The collection comprises of the archive of the whaling and sealing company
Compania Argentina de Pesca collection
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- ReferenceGB 15 Compania Argentina de Pesca
- Dates of Creation1905-1966
- Name of Creator
- Language of MaterialEnglish.
- Physical DescriptionCompany papers (152 boxes, 8 volumes)
Scope and Content
Administrative / Biographical History
The Compania Argentina de Pesca was founded by Carl Anton Larsen and for over 60 years operated on South Georgia. Having failed to interest Norwegian or British entrepreneurs in possibilities for whaling from South Georgia, Larsen sailed south as master of Antarctic, (expedition ship of the Swedish South Polar Expedition, 1901-1904). Following the loss of Antarctic and rescue by the Argentine Navy, Larsen arrived in Buenos Aires, where he took the opportunity to again raise the question of whaling on South Georgia. Three foreign residents, Norwegian P. Christophersen, German-American H. H. Schlieper and Swede E. Tornquist combined to form the Compania Argentina de Pesca Sociedad Anonima, registered in Buenos Aires on 29 February 1904.
Larsen returned to Sandefjord, Norway to buy the equipment for the whaling station, shipping it out in the transport Louise and steam whale-catcher Fortuna. The ships arrived at Grytviken on 16 November 1904. Work began immediately on the prefabricated station, the first whale, a humpback, was harpooned close by on 22 December, and processed two days later. Taking mainly humpback whales, the station flourished and returned substantial profits from its first season onward.
The Government of the Falkland Islands had not been informed of their intentions and not knowing of their operations, the Government leased the island to a Chilean-based company, the South Georgia Exploration Co. in 1905. This company intended to farm cattle and sheep, explore for minerals and take seals for oil. Representatives arrived in Grytviken in August 1905 to find the Compania Argentina de Pesca already in possession. Matters were settled amicably: the Argentine Compania applied for and received a government lease that, regulated its position and made it liable to taxation and controls. The Chilean company, never more than speculative, faded from the scene: its rights were eventually bought by another whaling enterprise. Several other companies opened whaling stations or moored factory ships in South Georgia's sheltered harbours, introducing strong competition for generous but finite local stocks of whales. Catchers were soon travelling to more distant feeding grounds to bring in a wider variety of species, including right whales and rorquals.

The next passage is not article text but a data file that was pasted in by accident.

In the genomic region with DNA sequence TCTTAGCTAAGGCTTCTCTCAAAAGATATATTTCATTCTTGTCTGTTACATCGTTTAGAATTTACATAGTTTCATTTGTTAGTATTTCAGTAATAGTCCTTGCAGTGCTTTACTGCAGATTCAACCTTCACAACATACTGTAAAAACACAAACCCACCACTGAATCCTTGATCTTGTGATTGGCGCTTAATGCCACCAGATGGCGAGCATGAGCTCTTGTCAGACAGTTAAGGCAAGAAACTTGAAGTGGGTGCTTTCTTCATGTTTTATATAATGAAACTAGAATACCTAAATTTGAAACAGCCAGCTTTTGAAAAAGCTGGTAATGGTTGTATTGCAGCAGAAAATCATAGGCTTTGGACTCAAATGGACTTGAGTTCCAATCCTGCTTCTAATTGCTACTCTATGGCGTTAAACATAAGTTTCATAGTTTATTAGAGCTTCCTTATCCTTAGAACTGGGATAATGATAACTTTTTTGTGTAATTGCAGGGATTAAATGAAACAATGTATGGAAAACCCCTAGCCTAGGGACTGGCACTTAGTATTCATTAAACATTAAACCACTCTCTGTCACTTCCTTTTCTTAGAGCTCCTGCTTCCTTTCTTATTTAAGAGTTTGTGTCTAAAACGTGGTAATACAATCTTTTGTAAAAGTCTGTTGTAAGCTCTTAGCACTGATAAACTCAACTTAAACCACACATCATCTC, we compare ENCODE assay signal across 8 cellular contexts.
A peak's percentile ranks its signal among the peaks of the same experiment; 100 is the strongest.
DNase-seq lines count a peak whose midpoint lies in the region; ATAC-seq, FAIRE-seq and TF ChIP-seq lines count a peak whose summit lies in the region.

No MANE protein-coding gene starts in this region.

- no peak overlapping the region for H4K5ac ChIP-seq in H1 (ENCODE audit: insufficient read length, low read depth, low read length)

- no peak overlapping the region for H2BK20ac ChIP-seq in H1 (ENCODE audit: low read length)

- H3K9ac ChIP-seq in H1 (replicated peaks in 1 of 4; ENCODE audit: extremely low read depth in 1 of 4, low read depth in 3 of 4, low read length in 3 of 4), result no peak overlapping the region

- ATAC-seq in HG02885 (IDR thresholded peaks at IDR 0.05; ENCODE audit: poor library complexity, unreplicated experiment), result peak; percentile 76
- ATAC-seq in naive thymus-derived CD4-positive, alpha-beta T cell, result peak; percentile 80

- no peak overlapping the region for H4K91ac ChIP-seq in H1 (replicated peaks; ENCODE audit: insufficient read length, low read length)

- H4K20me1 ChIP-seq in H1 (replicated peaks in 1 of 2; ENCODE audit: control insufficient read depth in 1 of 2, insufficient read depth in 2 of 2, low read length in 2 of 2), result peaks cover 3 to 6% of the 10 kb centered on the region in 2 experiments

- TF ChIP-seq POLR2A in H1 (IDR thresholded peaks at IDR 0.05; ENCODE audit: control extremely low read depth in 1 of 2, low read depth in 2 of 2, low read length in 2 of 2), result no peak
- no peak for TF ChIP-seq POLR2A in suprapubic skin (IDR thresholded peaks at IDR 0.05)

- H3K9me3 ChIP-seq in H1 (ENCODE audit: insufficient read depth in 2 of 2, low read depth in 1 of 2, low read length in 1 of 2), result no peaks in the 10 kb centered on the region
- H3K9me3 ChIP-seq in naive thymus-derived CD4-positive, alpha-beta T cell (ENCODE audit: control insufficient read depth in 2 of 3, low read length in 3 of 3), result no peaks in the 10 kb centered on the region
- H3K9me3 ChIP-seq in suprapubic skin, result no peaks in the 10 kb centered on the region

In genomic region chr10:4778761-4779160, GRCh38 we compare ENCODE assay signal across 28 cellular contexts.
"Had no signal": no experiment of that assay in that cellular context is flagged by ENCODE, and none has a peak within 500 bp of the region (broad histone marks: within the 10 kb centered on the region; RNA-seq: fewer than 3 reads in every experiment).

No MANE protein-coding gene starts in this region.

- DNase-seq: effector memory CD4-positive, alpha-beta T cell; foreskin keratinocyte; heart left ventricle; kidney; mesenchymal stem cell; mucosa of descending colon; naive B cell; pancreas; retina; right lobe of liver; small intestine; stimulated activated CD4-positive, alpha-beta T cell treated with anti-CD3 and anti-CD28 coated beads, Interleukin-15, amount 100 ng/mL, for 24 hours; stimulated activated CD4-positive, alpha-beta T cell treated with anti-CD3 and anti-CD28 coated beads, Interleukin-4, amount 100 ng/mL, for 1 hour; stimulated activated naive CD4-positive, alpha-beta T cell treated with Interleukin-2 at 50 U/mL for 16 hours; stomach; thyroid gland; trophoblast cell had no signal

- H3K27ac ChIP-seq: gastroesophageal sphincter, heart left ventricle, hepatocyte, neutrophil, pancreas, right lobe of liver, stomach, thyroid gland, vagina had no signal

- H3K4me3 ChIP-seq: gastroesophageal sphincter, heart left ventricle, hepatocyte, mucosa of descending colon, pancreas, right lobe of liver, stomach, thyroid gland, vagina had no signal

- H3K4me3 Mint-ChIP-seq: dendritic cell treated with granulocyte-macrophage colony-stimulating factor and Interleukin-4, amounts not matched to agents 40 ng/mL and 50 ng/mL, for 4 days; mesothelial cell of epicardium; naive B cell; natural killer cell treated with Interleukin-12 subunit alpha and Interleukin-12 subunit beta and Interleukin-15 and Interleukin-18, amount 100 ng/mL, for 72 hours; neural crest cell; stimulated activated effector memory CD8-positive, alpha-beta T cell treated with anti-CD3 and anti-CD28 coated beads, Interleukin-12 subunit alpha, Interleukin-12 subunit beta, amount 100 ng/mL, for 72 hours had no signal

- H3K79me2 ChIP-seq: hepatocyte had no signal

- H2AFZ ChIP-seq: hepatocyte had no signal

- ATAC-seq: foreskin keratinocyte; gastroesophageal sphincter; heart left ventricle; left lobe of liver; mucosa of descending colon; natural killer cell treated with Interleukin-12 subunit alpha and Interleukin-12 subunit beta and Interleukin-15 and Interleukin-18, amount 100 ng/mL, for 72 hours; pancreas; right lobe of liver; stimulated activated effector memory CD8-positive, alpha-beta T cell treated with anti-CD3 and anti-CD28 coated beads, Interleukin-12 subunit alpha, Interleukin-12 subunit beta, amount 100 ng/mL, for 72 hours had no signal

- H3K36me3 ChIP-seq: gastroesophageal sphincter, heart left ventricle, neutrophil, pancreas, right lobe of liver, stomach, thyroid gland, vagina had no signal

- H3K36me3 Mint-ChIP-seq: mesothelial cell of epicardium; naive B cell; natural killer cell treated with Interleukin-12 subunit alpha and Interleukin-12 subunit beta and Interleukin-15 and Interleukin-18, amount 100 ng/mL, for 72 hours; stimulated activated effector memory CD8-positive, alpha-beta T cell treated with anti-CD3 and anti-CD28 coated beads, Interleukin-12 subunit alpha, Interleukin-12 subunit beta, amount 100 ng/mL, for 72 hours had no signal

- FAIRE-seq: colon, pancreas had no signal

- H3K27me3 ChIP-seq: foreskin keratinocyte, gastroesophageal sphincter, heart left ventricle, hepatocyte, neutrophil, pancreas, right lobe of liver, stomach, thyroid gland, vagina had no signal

Employing a mixture of Norwegian, British and Argentine workers, with fortunes that fluctuated from season to season, the Compania Argentina de Pesca operated its station continuously through two world wars and several cycles of industrial depression. It finally succumbed in 1965 when Grytviken, the first station to be established on South Georgia, became the last to close.
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Descriptions compiled by N. Boneham, Assistant Archivist with assistance from R. Stancombe and reference to Antarctic Chronology, unpublished corrected revision of Chronological list of Antarctic expeditions and related historical events by Robert Keith Headland (1 December 2001) Cambridge University Press (1989) ISBN 0521309034 and Encyclopaedia of Antarctica and the Southern Oceans ed. Bernard Stonehouse, John Wiley & Sons Chichester (2002) ISBN 0471986658 SPRI Library (7)
Other Finding Aids
Clive Holland Manuscripts in the Scott Polar Research Institute, Cambridge, England - a catalogue, Garland Publishing New York and London (1982) ISBN 0824093941.
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